Aridhi Anderson is a theatremaker, performer and reviewer based in Melbourne. Check out her work at aridhianderson.com.
Bizarre, unpredictable and absurdist comedy
Sam Campbell and Paul Williams have teamed up this Comedy Festival to put on a show called Australian Vs New Zealand Magic Competition at the Exford Hotel. The show description warns that if you attend this show, there is a 60% chance you will actually die. I think that is some sort of metaphor, because while the show didn't make me fear for my life at any stage, there was definitely a lot of uncertainty about several other factors.
The venue, for starters, was the most chaotic I've experienced at the Comedy Festival. For a show with a start time as late as 11 pm you'd hope it would start and end on time, but we found ourselves waiting on the street outside the entrance of the Exford Hotel in a long queue until nearly 11.30 pm. Hotel staff weren't allowed to let us enter because the previous show had run over time, and the pub was full. Apparently this wasn't a one-off thing either, I was told that we were lucky to only be waiting in the cold: on another night, audience members had to wait in the rain.
The show itself is an experience, to say the least. I had not previously seen Paul Williams' work but I had seen Sam Campbell's, and I anticipated that whatever lay ahead was bound to be bizarre, unpredictable and absurdist. In that respect, the show delivers fully. I am normally a great admirer of Campbell's almost psychedelic comedic style, but I'm not sure if it works as well in a team show as it does in his solo shows. And when I say team show, I do mean more than two, because apart from Paul Williams this show also significantly features comedian Mark Silcox as a recurring audience plant, whose role gets bigger and bigger as the show progresses.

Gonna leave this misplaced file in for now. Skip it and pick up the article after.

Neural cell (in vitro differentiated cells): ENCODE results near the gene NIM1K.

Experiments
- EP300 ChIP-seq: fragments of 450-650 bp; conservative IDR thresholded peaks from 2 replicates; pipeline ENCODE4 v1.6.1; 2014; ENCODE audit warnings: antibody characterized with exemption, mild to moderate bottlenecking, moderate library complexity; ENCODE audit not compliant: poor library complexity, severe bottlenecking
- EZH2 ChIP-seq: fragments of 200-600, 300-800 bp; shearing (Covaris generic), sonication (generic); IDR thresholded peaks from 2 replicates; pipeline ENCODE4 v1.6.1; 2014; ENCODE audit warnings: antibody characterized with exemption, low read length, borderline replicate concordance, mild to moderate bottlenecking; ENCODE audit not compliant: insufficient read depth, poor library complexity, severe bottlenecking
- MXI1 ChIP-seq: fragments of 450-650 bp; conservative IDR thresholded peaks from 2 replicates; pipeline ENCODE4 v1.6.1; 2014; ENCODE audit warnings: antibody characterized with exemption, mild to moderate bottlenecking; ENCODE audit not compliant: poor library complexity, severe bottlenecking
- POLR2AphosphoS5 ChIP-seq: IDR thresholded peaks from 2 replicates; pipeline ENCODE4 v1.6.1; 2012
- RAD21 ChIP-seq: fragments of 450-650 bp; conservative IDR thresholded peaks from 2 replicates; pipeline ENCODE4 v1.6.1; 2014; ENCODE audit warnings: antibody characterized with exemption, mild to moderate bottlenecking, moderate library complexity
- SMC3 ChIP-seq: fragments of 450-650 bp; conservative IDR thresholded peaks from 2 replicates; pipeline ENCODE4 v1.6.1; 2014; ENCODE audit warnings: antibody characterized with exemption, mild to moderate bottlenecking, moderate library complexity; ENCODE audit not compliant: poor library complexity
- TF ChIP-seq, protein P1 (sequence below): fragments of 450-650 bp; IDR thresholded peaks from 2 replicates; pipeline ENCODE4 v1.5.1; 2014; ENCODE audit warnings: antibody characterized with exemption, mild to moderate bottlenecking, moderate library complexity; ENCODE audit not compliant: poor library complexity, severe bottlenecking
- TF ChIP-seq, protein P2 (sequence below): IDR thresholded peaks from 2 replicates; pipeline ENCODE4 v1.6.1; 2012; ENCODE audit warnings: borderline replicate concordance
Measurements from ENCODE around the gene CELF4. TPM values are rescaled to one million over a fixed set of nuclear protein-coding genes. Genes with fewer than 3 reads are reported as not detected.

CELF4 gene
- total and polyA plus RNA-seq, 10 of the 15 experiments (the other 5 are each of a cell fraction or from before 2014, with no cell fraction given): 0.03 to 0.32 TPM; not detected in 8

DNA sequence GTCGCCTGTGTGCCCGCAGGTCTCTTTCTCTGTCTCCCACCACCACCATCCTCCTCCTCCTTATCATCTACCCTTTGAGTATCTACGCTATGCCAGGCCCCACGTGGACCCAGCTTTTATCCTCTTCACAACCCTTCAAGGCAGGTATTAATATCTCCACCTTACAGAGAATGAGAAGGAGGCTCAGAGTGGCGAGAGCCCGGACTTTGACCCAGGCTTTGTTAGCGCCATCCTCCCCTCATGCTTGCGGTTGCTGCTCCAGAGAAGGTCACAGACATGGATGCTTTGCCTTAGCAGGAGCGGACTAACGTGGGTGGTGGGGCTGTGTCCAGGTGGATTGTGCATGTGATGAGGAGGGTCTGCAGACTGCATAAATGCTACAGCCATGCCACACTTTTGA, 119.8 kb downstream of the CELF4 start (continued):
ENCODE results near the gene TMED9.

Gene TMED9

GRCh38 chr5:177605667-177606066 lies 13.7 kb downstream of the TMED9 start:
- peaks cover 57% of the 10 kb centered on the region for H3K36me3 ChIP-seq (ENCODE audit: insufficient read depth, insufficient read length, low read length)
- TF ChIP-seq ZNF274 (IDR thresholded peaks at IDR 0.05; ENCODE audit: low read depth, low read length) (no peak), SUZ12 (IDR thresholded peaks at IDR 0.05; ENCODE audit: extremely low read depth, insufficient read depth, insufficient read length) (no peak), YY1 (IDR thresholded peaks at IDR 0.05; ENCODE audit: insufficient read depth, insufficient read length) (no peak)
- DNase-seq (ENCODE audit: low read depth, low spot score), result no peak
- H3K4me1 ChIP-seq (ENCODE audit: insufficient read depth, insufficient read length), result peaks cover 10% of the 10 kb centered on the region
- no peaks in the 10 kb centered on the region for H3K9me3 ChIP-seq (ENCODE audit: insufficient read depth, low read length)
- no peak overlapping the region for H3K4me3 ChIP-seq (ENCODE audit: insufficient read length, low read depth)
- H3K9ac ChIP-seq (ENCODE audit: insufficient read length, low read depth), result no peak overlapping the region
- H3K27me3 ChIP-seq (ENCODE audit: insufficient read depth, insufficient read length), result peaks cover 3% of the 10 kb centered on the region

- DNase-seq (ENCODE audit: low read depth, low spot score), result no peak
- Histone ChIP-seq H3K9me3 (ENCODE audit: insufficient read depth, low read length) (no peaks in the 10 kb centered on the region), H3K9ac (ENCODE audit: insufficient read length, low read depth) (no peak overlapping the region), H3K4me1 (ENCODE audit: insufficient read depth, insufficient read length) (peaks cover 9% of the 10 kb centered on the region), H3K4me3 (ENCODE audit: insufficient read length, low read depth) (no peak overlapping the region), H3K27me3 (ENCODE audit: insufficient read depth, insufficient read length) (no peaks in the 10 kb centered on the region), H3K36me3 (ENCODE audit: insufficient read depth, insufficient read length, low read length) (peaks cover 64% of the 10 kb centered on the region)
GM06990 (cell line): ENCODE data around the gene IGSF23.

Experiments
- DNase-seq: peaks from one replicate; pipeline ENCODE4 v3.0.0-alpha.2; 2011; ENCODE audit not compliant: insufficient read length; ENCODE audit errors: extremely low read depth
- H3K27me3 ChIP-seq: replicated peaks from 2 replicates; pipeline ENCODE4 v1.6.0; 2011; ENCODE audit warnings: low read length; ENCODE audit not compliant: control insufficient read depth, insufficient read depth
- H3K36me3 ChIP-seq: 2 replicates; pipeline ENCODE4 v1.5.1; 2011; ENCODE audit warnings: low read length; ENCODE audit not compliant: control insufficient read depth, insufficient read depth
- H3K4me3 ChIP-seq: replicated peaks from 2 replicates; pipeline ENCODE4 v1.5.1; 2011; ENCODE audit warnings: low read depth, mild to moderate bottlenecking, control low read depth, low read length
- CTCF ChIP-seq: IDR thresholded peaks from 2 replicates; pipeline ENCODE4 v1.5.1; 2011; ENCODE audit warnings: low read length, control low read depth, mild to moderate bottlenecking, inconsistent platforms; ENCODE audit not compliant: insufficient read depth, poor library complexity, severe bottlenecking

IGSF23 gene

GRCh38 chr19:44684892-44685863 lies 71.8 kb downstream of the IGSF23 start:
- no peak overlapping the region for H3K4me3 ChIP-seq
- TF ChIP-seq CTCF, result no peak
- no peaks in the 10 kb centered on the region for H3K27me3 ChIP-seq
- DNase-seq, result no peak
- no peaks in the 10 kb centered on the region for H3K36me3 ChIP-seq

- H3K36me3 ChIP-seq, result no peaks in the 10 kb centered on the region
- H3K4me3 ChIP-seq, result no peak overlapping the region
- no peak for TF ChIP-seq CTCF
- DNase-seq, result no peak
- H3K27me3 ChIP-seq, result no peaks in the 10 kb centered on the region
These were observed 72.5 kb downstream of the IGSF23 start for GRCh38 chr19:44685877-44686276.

The show relies on the personalities of the performers, and the silliness of their interactions, to bring in its laughs. The gags are consistently ridiculous, such as the mystery of the absent whiteboard marker, which was really no mystery at all but a prolonged gag about their incompetence at magic. Silcox's presence is a paradoxically stereotyped yet incongruent portrayal of a performer from a diverse background, and while funny, is also confusing - it's evident that the show means for you to laugh at him (more than at his jokes), but I found myself wondering what exactly I was meant to be laughing at, and how that made me feel.
All the comedians in this show have strong comedic instincts and understand their craft, that much is evident. Their audiences also know what they've signed up for, and tend to be on board, responding enthusiastically most of the time. But it would be a stretch to call this show clever or well-crafted, just as it is a stretch to call it a magic competition. There are several funny moments in the show, some that draw inspiration from the magical universes of Harry Potter and Tolkien, but the actual comedian-generated magical content is low-effort and unmemorable, and parodies itself even as a parody. Some audience members find this delightful, while others find it tiresome. This show is a very subjective experience: lacking universal appeal, but bound to resonate with some.